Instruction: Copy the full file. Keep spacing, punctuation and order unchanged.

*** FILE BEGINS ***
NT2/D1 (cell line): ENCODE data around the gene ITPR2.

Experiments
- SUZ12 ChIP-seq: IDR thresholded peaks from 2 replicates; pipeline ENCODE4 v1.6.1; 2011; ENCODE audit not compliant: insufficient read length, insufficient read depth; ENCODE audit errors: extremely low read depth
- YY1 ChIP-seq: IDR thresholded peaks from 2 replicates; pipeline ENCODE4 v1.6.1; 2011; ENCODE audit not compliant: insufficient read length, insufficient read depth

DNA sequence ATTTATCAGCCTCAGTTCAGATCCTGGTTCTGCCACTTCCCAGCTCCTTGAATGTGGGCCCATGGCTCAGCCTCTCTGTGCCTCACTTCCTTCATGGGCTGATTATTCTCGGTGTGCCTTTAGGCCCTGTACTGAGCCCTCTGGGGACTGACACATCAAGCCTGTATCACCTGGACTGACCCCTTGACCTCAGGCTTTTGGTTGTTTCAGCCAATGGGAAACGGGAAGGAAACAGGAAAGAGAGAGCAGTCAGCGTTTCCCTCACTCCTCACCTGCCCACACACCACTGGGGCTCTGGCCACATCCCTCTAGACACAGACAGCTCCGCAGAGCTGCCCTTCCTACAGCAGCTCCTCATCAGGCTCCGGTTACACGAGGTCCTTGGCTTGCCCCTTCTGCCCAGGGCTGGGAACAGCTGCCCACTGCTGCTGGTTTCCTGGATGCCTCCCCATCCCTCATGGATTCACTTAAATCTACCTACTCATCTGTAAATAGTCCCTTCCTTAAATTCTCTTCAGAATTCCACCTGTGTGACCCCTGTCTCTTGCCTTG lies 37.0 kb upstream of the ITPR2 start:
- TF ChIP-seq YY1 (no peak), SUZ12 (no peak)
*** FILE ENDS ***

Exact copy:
NT2/D1 (cell line): ENCODE data around the gene ITPR2.

Experiments
- SUZ12 ChIP-seq: IDR thresholded peaks from 2 replicates; pipeline ENCODE4 v1.6.1; 2011; ENCODE audit not compliant: insufficient read length, insufficient read depth; ENCODE audit errors: extremely low read depth
- YY1 ChIP-seq: IDR thresholded peaks from 2 replicates; pipeline ENCODE4 v1.6.1; 2011; ENCODE audit not compliant: insufficient read length, insufficient read depth

DNA sequence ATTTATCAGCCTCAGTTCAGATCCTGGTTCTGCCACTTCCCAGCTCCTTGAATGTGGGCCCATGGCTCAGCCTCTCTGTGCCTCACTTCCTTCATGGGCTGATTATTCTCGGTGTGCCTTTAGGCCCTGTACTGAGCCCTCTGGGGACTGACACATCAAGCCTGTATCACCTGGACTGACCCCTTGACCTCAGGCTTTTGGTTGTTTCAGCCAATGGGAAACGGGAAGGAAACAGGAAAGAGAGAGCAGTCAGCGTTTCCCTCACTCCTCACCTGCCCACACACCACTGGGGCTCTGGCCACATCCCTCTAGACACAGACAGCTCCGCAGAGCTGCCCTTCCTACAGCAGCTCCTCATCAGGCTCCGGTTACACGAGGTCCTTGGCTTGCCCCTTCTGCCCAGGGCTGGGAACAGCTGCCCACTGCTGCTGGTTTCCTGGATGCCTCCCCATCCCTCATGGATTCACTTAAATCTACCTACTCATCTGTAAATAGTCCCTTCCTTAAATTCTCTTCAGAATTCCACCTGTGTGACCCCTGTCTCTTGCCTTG lies 37.0 kb upstream of the ITPR2 start:
- TF ChIP-seq YY1 (no peak), SUZ12 (no peak)